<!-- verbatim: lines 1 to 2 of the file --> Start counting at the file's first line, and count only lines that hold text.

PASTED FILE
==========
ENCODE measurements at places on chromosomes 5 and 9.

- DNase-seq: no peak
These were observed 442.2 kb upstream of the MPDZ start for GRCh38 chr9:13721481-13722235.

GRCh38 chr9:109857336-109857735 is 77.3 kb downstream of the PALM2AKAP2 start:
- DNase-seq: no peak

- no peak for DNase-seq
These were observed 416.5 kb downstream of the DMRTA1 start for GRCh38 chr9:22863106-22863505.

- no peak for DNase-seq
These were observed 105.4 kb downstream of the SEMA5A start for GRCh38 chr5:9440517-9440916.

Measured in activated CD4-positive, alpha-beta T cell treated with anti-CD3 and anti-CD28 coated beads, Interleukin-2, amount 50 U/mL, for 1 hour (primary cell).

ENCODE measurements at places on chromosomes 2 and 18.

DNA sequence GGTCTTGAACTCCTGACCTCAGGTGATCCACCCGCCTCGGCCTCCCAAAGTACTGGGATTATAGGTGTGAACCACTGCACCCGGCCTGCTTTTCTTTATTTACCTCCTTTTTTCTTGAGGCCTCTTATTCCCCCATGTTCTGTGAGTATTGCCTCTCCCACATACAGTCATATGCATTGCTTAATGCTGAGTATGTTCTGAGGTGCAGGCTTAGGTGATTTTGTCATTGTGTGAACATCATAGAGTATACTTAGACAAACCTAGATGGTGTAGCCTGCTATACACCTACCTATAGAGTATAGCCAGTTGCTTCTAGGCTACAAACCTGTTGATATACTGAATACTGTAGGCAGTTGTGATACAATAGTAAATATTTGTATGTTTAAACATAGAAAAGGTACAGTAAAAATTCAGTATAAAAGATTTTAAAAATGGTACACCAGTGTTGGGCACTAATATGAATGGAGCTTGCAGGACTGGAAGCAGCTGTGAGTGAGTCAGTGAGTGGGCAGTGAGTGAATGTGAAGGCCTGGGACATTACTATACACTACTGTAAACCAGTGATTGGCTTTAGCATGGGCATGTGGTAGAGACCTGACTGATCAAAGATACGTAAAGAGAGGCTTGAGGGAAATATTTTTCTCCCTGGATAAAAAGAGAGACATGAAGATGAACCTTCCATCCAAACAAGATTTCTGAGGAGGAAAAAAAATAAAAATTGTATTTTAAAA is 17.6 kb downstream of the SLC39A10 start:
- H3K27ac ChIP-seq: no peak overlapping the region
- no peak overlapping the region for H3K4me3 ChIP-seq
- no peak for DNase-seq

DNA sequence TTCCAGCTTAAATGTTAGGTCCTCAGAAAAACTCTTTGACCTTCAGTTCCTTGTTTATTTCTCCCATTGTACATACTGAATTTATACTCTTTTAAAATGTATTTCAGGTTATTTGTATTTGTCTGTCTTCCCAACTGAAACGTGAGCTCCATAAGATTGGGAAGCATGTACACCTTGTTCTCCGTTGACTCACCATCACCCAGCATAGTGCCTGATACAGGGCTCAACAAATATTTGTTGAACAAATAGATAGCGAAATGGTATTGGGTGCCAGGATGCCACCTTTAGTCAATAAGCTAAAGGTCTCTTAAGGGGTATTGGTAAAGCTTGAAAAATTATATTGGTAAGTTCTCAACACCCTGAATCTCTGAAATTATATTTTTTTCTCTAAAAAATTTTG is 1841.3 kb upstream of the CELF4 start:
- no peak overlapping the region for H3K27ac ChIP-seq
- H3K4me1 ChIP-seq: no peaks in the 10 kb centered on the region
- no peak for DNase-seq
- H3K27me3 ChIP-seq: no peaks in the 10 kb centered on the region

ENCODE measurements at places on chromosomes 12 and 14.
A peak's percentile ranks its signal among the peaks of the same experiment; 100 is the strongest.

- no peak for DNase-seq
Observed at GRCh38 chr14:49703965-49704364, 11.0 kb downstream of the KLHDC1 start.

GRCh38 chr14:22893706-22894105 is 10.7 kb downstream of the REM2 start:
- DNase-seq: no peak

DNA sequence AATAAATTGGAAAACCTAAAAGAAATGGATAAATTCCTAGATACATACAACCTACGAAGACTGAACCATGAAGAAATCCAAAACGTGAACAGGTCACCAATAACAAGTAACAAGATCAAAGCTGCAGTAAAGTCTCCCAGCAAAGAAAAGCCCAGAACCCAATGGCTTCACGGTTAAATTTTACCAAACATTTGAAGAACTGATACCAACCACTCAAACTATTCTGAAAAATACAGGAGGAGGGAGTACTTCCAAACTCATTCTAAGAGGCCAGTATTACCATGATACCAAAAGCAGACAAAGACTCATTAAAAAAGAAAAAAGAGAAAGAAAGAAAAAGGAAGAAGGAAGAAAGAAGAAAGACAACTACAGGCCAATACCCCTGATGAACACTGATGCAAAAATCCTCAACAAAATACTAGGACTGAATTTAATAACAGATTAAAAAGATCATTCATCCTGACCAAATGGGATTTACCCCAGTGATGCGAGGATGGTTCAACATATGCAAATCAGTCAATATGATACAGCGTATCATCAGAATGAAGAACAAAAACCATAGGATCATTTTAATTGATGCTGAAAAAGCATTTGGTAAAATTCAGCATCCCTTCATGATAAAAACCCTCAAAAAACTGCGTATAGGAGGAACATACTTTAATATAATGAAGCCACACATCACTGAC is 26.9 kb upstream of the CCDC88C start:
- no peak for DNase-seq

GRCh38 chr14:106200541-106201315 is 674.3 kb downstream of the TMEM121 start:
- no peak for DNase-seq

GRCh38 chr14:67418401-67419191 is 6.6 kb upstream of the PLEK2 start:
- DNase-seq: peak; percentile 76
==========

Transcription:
ENCODE measurements at places on chromosomes 5 and 9.

- DNase-seq: no peak